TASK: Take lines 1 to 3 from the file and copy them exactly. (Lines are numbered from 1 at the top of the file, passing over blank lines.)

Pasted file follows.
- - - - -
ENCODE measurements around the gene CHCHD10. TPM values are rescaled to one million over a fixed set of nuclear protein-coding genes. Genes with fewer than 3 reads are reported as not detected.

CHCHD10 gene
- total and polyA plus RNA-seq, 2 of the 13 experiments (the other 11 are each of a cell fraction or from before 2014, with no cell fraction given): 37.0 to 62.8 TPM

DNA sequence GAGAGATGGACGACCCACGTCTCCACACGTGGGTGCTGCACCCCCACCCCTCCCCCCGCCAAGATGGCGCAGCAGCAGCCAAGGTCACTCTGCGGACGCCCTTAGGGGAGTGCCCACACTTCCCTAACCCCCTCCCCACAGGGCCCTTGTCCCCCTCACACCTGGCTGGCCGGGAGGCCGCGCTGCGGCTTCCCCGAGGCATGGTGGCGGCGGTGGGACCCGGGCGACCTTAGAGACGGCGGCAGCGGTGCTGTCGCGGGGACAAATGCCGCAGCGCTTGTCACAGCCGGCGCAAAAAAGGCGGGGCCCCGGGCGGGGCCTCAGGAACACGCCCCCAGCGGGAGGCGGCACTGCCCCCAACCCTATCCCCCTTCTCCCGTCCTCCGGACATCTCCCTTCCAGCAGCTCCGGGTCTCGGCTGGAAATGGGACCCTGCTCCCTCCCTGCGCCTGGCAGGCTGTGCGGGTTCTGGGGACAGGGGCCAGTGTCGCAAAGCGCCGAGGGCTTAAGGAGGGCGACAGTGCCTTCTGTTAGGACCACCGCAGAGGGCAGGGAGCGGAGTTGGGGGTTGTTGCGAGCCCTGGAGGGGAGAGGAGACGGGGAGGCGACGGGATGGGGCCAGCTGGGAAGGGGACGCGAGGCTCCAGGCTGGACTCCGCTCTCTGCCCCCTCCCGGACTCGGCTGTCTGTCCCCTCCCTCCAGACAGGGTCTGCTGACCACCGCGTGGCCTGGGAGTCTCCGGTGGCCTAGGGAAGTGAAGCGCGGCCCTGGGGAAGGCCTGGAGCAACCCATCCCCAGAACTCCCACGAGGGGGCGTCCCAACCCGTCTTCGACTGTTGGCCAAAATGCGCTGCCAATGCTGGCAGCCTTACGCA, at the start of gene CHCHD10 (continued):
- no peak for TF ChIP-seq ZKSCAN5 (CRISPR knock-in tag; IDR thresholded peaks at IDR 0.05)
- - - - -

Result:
ENCODE measurements around the gene CHCHD10. TPM values are rescaled to one million over a fixed set of nuclear protein-coding genes. Genes with fewer than 3 reads are reported as not detected.

CHCHD10 gene
- total and polyA plus RNA-seq, 2 of the 13 experiments (the other 11 are each of a cell fraction or from before 2014, with no cell fraction given): 37.0 to 62.8 TPM